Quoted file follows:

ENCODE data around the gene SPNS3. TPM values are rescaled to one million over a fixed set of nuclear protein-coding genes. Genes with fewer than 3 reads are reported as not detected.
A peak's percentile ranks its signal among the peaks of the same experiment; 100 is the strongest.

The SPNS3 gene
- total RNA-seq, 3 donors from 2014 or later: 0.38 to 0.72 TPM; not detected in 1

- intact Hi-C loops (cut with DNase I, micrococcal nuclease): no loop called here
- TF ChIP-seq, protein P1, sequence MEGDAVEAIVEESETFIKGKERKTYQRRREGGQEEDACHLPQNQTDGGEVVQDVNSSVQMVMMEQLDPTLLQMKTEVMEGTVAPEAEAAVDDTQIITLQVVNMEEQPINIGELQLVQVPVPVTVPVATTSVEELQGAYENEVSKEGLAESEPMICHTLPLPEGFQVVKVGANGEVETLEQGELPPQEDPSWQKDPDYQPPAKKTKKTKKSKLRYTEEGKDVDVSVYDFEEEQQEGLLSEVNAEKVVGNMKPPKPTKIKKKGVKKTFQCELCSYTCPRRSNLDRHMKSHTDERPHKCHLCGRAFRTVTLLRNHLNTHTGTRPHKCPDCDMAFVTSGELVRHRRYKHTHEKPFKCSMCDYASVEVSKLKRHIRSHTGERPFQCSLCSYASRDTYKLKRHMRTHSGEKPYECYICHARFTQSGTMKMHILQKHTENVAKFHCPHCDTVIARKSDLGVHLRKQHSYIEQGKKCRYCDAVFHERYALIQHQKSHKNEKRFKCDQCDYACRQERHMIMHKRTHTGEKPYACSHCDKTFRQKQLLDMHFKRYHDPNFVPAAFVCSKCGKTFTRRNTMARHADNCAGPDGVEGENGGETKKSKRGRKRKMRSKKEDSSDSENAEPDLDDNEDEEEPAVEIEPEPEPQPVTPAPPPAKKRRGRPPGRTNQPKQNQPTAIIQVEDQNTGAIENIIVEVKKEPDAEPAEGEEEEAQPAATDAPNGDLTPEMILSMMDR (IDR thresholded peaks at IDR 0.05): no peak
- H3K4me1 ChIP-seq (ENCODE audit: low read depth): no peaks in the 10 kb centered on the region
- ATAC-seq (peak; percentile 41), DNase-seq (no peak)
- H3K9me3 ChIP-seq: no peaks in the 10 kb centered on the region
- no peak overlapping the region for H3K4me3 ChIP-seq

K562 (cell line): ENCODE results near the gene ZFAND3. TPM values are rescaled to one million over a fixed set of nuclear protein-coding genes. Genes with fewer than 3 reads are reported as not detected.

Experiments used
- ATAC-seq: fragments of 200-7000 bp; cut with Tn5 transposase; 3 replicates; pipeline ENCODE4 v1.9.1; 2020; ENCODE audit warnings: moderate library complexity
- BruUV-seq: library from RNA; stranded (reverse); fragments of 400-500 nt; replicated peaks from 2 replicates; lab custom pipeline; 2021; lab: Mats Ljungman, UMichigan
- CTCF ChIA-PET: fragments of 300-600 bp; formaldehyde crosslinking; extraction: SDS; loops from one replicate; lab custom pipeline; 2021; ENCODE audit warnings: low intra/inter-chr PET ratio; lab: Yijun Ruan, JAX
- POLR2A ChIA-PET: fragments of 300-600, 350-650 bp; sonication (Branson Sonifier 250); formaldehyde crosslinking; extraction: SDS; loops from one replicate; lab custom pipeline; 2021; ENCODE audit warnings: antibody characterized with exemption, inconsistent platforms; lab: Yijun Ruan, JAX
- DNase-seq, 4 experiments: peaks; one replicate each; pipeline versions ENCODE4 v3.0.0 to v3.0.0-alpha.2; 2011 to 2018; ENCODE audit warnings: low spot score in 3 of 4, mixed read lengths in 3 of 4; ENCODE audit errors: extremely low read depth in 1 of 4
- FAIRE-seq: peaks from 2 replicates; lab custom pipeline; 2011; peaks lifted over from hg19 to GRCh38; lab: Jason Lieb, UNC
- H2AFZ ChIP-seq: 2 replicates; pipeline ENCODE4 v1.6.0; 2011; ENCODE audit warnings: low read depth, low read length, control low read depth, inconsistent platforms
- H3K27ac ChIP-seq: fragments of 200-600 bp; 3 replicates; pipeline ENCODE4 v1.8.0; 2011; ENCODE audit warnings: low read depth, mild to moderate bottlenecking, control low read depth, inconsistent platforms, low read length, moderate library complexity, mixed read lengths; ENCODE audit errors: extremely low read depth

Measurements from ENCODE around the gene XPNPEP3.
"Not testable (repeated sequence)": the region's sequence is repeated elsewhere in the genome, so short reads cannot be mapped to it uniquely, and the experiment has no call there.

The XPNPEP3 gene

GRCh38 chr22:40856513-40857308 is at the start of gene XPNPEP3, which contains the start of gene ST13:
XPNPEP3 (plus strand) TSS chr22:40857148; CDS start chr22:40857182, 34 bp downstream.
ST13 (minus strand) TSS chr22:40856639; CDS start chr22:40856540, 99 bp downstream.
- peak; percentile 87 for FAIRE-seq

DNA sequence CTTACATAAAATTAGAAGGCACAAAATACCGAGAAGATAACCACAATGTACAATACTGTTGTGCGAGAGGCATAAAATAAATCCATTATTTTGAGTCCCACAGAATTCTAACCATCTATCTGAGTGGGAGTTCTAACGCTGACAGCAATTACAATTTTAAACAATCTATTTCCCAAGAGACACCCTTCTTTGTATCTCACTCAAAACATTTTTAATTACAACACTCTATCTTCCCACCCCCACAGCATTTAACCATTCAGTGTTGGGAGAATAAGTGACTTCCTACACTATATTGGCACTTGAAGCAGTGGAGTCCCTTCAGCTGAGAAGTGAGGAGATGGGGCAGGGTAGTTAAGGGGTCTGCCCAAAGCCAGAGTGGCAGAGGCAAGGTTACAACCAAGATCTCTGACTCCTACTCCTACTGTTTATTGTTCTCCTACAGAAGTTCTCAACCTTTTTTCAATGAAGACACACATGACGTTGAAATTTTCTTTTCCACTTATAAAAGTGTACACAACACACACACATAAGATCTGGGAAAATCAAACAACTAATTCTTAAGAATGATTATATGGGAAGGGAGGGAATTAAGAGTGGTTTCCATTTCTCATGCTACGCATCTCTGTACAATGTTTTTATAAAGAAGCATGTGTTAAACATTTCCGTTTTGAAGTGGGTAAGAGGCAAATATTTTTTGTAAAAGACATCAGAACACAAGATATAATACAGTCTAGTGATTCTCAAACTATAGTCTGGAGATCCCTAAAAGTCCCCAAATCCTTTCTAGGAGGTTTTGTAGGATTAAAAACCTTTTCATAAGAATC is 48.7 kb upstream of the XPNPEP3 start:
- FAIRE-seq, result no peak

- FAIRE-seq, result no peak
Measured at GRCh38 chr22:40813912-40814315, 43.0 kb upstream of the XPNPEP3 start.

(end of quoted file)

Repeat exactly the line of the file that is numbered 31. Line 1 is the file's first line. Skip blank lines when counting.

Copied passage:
Measured at GRCh38 chr22:40813912-40814315, 43.0 kb upstream of the XPNPEP3 start.